• Who was David T. Vernon? He was a Chicago newspaper illustrator with a passion to lean about Indian tribes. He gathered an impressive variety of Indian artifacts throughout his lifetime, and sold his collection to the Jackson Hole Preserve, Incorporated—a Rockefeller Family foundation dedicated to the conservation of cultural and natural resources.
  • Where’s the building with the huge mural windows overlooking the lake? The Jackson Lake Lodge was once known as the Rockefeller Lodge. The windows in the Upper Lobby look across Willow Flats and Jackson Lake toward Mount Moran. The view from Lunch Tree Hill next to the lodge inspired John D. Rockefeller Jr. to purchase lands in Jackson Hole for conservation and eventual park expansion.
  • Did John Colter ever visit here? John Colter did travel through Yellowstone during the winter of 1807-1808, but his route is unclear. In 1933, a rhyolite rock with his name engraved on one side and the year 1808 on the other side was found on the west side of the Teton Range. This rock is known as the Colter Stone.
  • Where may I find wildlife? Dawn and dusk are the best times to view wildlife from your car along most park roads. Many large animals seek shade during the heat of the day and come out in the cool of the day. Two special places are the Willow Flats Overlook, 6 miles south of Colter Bay, and the Oxbow Bend Turnout, 7.5 miles south of Colter Bay. These areas are home to elk, moose, sandhill cranes and many other animals.
  • When was the park established? The park's history is a tricky question. In 1929, the original park protected much of the Teton Range. In 1943, the creation of Jackson Hole National Monument protected the remaining federal land on the valley floor. In 1950, the park we enjoy today joined the original national park, the national monument, and 35,000 acres of private land donated by John D. Rockefeller, Jr.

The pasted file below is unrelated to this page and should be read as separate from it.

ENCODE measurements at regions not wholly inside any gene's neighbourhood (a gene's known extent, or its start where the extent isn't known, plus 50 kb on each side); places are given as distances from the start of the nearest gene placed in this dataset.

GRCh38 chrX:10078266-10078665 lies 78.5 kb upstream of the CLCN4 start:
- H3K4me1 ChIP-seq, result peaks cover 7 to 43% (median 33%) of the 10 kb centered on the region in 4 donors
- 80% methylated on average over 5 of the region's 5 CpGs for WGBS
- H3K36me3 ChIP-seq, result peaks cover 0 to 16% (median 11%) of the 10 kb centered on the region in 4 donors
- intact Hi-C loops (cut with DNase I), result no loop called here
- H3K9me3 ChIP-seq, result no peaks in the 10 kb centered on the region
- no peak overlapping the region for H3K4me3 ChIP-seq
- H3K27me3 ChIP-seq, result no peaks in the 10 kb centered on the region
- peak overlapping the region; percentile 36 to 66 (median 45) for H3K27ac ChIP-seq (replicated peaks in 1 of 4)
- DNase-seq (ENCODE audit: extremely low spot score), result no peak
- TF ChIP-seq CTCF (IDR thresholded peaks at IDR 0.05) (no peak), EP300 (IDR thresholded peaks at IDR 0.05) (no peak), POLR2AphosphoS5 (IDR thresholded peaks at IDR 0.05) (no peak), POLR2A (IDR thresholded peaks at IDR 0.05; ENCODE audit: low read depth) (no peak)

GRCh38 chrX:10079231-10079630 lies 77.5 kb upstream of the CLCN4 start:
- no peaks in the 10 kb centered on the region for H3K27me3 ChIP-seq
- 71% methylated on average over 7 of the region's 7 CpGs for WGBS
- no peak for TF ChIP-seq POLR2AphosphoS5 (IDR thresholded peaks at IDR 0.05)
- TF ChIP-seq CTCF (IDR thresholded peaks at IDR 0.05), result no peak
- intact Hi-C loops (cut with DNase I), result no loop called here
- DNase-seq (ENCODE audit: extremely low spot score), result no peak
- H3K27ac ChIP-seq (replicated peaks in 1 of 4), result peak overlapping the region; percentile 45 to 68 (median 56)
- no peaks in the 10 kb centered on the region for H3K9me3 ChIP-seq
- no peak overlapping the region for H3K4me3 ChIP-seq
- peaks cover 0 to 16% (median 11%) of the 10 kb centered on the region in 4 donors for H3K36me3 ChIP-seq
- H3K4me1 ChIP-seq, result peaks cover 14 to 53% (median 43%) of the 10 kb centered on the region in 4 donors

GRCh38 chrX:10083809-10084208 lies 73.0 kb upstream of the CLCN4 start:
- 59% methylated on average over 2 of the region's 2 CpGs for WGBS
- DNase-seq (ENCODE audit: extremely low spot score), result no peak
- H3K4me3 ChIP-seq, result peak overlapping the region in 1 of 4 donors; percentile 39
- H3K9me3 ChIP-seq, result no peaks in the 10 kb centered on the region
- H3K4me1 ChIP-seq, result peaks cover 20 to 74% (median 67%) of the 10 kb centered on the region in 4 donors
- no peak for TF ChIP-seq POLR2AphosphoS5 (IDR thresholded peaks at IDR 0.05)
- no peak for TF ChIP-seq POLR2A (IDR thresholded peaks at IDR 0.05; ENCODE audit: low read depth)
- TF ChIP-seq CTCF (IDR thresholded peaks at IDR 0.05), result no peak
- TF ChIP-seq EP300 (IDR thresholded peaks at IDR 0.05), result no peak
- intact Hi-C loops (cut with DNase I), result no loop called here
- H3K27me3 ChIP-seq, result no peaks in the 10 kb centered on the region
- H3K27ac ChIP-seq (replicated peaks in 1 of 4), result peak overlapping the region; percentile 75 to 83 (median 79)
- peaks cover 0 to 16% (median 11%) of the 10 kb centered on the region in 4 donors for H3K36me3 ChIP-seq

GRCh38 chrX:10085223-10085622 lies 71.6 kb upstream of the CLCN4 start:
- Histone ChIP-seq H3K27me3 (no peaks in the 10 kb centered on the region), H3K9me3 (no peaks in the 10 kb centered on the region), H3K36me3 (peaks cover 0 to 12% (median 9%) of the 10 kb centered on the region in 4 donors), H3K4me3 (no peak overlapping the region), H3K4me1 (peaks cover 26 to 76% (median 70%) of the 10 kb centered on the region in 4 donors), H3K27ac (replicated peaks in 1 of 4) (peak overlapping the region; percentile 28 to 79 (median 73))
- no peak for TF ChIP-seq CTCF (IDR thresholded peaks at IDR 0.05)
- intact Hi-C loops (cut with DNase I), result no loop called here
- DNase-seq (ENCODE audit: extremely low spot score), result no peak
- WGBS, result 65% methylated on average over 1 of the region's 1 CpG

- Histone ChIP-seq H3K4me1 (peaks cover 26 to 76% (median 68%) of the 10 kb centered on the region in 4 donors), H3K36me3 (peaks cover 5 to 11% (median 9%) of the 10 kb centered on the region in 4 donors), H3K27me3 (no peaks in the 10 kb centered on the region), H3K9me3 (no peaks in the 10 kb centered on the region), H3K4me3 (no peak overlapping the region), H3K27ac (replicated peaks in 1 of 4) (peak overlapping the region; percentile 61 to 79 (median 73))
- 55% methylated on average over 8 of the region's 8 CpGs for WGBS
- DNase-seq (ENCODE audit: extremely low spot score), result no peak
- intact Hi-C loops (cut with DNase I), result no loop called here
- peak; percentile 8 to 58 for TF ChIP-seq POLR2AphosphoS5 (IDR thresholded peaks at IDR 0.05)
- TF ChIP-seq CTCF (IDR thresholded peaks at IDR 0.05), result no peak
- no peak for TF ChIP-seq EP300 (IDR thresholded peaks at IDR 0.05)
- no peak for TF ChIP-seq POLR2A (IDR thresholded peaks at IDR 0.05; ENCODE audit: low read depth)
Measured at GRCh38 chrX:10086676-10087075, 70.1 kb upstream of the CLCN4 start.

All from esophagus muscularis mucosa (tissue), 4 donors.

• Are there bears in the park? Yes, both black and grizzly bears, but don’t be tricked! Black bears may be blonde, cinnamon, brown or black, and grizzly bears may be brown to black. Ask a ranger for all the details. Please follow the park’s Bear Safety recommendations.
  • Do people climb those mountains? Yes, but most mountains require technical rock climbing and mountaineering skills to reach the summit. The Grand Teton has nearly 100 different climbing routes and variations.
  • Where does the Snake River start/end? The headwaters are in the Teton Wilderness just south of Yellowstone National Park. The Snake River flows into the Columbia River in Washington. Portions of the Snake River were designated “Wild and Scenic” in 2009.

Additional Colter Bay Information

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Hike in Grand Teton

Explore hikes throughout Grand Teton National Park.

Mountains reflected in an alpine lake.
Explore the Backcountry

Travel into the Teton backcountry for an overnight stay.

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Attend a Ranger Led Program

Learn more about Grand Teton by attending a ranger led program.

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Become a Junior Ranger

Experience Grand Teton and become a Junior Ranger. Open to all ages.

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Talk to a Park Ranger

Find a visitor center in Grand Teton.

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Plan Your Visit

Learn more about Grand Teton and plan your trip here.

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Last updated: February 14, 2024

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Contact Info

Mailing Address:

P.O. Box 170
Moose, WY 83012


Talk to a Ranger? To speak to a Grand Teton National Park ranger call 307–739–3399 for visitor information Monday-Friday during business hours.